The interdisciplinary team at the Center for Digital Health wanted to make it easy for patients to track their blood pressure at home, upload the data directly to their primary care physician, and enable the physician to adjust the patient’s medications. In the past, this would have taken the clinician numerous steps — receiving an email or phone call from a patient and then accessing different electronic databases to review their medical history and other prescriptions.

“Most clinicians managing blood pressure already have a heavy burden due to the electronic health record,” says Wang. “Our insight is that by semiautomating the process, we can reduce the burden of blood pressure management, taking less effort but improving results.”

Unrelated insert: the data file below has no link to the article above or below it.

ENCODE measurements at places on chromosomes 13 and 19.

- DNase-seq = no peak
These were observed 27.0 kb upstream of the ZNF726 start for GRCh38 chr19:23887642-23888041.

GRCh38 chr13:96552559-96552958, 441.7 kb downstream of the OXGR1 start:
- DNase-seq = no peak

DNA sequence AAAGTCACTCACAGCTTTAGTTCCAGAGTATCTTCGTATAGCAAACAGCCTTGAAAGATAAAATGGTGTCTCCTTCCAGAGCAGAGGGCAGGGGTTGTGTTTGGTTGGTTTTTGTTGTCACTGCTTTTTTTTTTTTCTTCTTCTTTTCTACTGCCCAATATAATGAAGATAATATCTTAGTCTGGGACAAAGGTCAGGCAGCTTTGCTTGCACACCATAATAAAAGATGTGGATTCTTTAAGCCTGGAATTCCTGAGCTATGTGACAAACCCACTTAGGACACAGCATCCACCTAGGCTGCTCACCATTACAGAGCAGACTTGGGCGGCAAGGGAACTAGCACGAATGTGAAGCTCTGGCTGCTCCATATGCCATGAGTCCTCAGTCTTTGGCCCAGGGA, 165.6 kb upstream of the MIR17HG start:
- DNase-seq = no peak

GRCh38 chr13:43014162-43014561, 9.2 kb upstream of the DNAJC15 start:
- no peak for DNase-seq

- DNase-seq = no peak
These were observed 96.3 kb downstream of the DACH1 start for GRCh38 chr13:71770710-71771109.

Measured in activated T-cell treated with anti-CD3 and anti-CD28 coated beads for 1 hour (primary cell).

The system that the team settled on is one where a physician can preselect a list of blood pressure–lowering medications, in the order that they’d like a patient to try them. At an initial appointment, they start a patient on the first medication on the list. Then, using a blood pressure cuff and a connected smartphone app, patients track their blood pressure over the coming days and weeks.

“One value in the clinic doesn’t really tell a doctor the whole story of your blood pressure,” says Funes. “But in the past, the ability to get a longer time frame of data from patients was often unreliable; some patients might record their readings in a notebook and bring it to an appointment, but it wasn’t a streamlined process.”

Data-Driven Medicine

With the explosion of personal electronics over recent years has come the ability for people to more easily track measurements of their own health, through smartphones, watches, and other at-home devices. But using this information in the clinic has been trickier.